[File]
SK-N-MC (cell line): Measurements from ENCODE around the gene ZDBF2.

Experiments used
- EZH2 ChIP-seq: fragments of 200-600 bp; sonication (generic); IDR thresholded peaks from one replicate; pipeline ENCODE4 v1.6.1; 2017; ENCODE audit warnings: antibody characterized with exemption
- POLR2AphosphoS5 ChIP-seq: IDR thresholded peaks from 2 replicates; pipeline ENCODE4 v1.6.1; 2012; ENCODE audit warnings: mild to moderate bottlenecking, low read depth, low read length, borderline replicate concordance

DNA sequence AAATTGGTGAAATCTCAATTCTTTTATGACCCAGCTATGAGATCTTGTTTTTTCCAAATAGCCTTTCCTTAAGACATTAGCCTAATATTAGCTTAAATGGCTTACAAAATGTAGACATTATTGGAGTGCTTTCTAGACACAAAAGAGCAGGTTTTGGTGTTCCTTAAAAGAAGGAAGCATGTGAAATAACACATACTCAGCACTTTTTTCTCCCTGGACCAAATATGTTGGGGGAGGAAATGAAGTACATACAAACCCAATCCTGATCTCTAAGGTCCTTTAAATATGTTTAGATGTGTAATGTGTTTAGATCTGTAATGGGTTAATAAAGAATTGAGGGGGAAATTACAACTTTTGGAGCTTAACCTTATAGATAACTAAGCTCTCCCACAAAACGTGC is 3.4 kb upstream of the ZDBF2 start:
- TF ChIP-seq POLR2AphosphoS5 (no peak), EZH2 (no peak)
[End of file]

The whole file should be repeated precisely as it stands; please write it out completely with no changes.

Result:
SK-N-MC (cell line): Measurements from ENCODE around the gene ZDBF2.

Experiments used
- EZH2 ChIP-seq: fragments of 200-600 bp; sonication (generic); IDR thresholded peaks from one replicate; pipeline ENCODE4 v1.6.1; 2017; ENCODE audit warnings: antibody characterized with exemption
- POLR2AphosphoS5 ChIP-seq: IDR thresholded peaks from 2 replicates; pipeline ENCODE4 v1.6.1; 2012; ENCODE audit warnings: mild to moderate bottlenecking, low read depth, low read length, borderline replicate concordance

DNA sequence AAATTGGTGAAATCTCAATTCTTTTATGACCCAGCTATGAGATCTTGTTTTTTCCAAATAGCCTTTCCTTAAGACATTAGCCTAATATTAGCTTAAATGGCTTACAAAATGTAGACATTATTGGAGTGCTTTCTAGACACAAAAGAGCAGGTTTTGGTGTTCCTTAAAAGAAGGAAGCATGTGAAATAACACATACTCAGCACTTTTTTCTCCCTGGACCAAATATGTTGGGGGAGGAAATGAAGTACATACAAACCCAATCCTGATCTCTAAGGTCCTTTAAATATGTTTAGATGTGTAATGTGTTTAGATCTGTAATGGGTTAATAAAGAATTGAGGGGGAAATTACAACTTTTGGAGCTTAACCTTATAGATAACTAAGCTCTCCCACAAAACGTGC is 3.4 kb upstream of the ZDBF2 start:
- TF ChIP-seq POLR2AphosphoS5 (no peak), EZH2 (no peak)